Commentary | Education

Lessons—The Other Side of Choice – After Top Students Leave

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These pieces originally appeared as a weekly column entitled “Lessons” in The New York Times between 1999 and 2003.

[THIS ARTICLE FIRST APPEARED IN THE NEW YORK TIMES ON FEBRUARY 13, 2002]

The Other Side of Choice: After Top Students Leave

By Richard Rothstein

Chicago — A new federal law allows students in low-scoring schools to transfer out. I have little doubt that students who are motivated to switch will benefit, partly because in their new public schools they will befriend youths whose ambitions and enthusiasm for learning are strong.

But advocates of school choice, an approach already in place here and in other cities, have argued that it is also a boon for those who remain in failing schools, because fear of losing even more students will make principals and teachers try harder.

That argument probably does not hold up, because peer influences work in both directions. In high-scoring schools, where good students are often admired, others feel social pressure to achieve. But in low-scoring schools, students feel pressure to dampen their efforts, so they can blend in; this harmful peer pressure accelerates in low-scoring schools as motivated students transfer out.

So choice may be a zero-sum policy: those who leave low-scoring schools gain, but those who stay are harmed.

In practice, the harm frequently begins even before a freshman class is formed. Here in Chicago, every eighth grader can apply to a specialized high school. Ambitious students take exams for selective schools or attend those with academic themes. Students who don’t make choices go to neighborhood schools.

Paul Robeson High School is a neighborhood school in the low-income and sometimes violent Englewood community. The school is deemed failing, with only 12 percent of its 1,000 students reading at national norms. But this is no wonder: over half the eighth graders in Englewood select other schools. Of those who remain, 30 percent are in special education, and the rest are mostly failing students who create a low-performance ethos that teachers have to fight.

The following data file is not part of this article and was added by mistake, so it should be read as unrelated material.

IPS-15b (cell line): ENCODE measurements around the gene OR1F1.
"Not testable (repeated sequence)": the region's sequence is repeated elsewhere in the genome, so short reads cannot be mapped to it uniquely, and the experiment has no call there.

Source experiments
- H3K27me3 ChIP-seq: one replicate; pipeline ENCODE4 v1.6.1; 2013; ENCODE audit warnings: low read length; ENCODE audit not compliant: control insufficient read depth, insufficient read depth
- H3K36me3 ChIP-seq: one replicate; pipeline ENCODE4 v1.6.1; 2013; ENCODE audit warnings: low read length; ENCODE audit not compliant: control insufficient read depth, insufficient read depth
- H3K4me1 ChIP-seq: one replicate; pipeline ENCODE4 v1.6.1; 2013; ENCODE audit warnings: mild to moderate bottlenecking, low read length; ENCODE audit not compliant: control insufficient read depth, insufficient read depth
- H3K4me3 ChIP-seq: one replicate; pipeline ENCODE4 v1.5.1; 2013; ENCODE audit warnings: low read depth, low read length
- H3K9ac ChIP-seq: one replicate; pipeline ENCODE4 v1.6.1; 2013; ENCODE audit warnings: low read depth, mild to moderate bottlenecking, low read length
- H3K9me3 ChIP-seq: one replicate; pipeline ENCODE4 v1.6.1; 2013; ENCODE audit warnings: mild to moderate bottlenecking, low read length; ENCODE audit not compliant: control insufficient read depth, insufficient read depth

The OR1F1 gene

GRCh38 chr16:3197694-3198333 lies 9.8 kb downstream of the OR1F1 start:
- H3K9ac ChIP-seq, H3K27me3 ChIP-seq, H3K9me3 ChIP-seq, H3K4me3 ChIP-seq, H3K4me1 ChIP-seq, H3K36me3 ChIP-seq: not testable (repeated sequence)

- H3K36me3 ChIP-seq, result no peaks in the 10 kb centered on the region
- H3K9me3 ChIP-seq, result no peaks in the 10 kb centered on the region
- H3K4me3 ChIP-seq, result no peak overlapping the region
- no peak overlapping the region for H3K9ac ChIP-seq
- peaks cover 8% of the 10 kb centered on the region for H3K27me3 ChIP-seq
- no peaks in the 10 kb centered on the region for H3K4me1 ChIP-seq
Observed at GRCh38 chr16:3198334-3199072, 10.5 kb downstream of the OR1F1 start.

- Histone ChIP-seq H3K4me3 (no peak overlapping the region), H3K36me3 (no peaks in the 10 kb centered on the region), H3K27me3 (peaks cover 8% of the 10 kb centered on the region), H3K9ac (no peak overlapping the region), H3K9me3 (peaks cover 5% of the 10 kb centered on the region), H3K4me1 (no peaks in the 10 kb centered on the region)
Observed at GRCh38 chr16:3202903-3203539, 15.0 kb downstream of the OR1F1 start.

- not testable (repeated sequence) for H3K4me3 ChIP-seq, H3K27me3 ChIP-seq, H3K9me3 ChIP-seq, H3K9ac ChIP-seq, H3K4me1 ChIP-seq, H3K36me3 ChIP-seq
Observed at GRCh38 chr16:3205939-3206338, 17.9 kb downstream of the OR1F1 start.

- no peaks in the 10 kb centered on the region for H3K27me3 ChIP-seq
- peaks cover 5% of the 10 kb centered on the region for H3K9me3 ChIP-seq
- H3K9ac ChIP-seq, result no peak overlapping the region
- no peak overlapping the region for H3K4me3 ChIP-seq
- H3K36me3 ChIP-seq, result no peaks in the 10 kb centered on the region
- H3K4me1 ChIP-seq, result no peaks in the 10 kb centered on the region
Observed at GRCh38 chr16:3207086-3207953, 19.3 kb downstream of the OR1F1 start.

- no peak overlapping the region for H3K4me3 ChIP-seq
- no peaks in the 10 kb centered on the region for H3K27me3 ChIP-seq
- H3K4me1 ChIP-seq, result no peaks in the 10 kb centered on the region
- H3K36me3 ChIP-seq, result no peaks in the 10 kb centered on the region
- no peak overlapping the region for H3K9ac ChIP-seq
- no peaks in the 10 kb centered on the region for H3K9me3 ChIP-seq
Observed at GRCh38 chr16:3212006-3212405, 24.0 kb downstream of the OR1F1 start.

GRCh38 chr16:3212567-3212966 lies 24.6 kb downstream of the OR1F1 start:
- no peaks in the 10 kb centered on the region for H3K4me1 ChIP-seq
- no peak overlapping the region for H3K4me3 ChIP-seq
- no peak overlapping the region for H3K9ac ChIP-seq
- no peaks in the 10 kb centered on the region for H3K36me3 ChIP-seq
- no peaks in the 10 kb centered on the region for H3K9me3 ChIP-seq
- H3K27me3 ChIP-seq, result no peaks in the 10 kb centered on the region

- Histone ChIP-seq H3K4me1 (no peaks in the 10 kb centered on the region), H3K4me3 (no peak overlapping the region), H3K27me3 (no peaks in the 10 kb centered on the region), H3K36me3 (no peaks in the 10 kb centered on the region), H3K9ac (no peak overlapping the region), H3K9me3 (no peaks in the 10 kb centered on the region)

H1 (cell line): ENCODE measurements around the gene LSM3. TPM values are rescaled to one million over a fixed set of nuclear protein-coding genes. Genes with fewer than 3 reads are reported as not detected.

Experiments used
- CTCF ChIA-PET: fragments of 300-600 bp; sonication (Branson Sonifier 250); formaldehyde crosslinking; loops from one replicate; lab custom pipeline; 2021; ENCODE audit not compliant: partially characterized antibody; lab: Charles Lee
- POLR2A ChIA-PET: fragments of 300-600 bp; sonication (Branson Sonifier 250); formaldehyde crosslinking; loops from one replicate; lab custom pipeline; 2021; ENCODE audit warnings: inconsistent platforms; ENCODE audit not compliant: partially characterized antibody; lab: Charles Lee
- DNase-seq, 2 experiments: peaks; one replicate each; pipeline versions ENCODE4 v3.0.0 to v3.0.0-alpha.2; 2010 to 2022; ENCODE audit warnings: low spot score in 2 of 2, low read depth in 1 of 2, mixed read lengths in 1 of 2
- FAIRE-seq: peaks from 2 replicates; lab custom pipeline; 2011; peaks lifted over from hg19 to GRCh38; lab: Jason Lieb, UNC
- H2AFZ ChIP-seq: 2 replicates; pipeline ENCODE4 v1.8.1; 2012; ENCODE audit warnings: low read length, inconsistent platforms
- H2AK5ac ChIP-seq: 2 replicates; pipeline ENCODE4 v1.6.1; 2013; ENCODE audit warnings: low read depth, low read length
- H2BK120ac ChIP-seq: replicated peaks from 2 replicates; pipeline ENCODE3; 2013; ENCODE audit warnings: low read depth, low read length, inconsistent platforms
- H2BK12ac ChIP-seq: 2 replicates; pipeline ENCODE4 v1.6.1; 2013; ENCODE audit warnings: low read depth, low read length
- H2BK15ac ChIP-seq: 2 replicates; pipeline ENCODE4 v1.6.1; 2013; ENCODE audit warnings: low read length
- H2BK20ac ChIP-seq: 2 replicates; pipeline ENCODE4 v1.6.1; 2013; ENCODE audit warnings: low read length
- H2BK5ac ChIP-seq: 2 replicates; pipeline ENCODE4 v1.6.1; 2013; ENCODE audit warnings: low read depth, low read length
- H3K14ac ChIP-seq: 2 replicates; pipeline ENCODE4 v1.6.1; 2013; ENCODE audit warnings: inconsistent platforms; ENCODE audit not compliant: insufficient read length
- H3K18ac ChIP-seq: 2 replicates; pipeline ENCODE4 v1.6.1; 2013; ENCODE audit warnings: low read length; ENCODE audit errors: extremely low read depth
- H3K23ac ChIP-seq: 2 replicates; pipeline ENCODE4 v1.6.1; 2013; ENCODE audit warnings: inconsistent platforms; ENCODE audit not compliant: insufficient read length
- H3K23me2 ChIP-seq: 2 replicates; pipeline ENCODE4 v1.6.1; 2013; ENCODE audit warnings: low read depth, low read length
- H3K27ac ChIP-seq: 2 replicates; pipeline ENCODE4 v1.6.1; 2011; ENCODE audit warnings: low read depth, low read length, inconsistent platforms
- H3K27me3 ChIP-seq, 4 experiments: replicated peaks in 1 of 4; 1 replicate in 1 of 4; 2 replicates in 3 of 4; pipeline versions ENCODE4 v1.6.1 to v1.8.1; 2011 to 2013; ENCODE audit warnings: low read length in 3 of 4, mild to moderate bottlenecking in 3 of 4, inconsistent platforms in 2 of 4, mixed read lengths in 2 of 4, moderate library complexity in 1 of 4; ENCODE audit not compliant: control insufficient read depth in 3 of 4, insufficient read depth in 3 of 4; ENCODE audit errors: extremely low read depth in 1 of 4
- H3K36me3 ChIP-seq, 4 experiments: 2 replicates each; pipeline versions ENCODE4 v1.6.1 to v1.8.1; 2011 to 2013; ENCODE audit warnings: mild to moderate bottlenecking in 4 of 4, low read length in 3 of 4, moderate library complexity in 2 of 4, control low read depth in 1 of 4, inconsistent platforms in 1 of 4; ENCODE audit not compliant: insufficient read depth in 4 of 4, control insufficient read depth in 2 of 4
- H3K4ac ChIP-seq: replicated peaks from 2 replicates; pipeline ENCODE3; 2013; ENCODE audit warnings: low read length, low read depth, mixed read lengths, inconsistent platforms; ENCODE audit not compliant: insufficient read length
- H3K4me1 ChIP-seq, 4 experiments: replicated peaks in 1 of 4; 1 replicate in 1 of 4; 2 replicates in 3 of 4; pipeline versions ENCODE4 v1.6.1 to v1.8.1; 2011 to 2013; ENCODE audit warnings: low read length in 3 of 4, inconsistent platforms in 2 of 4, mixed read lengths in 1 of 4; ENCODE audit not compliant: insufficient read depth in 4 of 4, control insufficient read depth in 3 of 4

James Breashears, the principal, guesses that if he could enroll a representative group of neighborhood students, 40 percent would enter at national norms. Mr. Breashears, proud of his faculty, believes he could lift that number to 50 percent.

Mr. Breashears was once a faculty trainer for a nationwide school improvement group, so his talent is not in doubt. At Robeson, he tries to overcome an anti-academic culture by keeping the school bright and orderly and recruiting highly qualified teachers. But the fight is uphill.

Although most good students in Englewood go elsewhere, not all do – at least not right away – and Mr. Breashears struggles to keep his few stars from bailing out as well. He offers such students a specialized environment, separating them from the rest in small “academies.” One focuses on math, science and technology, and another on foreign languages; a third is a general “scholars” program.

With one-fifth of Robeson’s enrollment, these elite classes allow motivated students to pressure one another to achieve. But because they are separated from the majority, the more able ones cannot serve as constant role models for the rest.

Jessica Smith is a student in the scholars group. When she missed the application deadline for competitive high schools, her mother insisted that she get into a Robeson academy, where she could associate with high achievers.

In the fall, a boy in the scholars class taunted Jessica, saying he could beat her on a college entrance exam. She reacted to the dare by working harder, she says, and scored above the national average.

Another scholar, Cornelius Reese, says his friends compete for academic “bragging rights.” Cornelius recently won a regional science prize for a project on the variability of plant seeds. He admits having been inspired by wanting to show a girl in class that he could do it.

Such peer pressure is more common in suburban schools, but absent in Robeson’s regular program. Even if students like Jessica and Cornelius were spread though regular courses, there are too few of them left at Robeson to create a schoolwide academic culture. It is hard to see how a policy that encourages students like them to leave can help the school raise its scores.

Choice programs like Chicago’s concentrate low scorers in neighborhood schools and then label those schools failing when their students continue to get low scores. As advocates of choice claim, fear of losing better students helped spur the creation of academies at Robeson. But failing students, who caused the school’s low rank, are not helped by those efforts.

This doesn’t make school choice wrong. Better students, both those who transfer and those who remain (with special programs), can benefit. But choice is no unmixed blessing. Its costs can be counted in the two- thirds of Robeson’s entering freshmen who fail to graduate, having lost access to role models – not only the successful neighborhood students who left, but those like Jessica and Cornelius who stayed.

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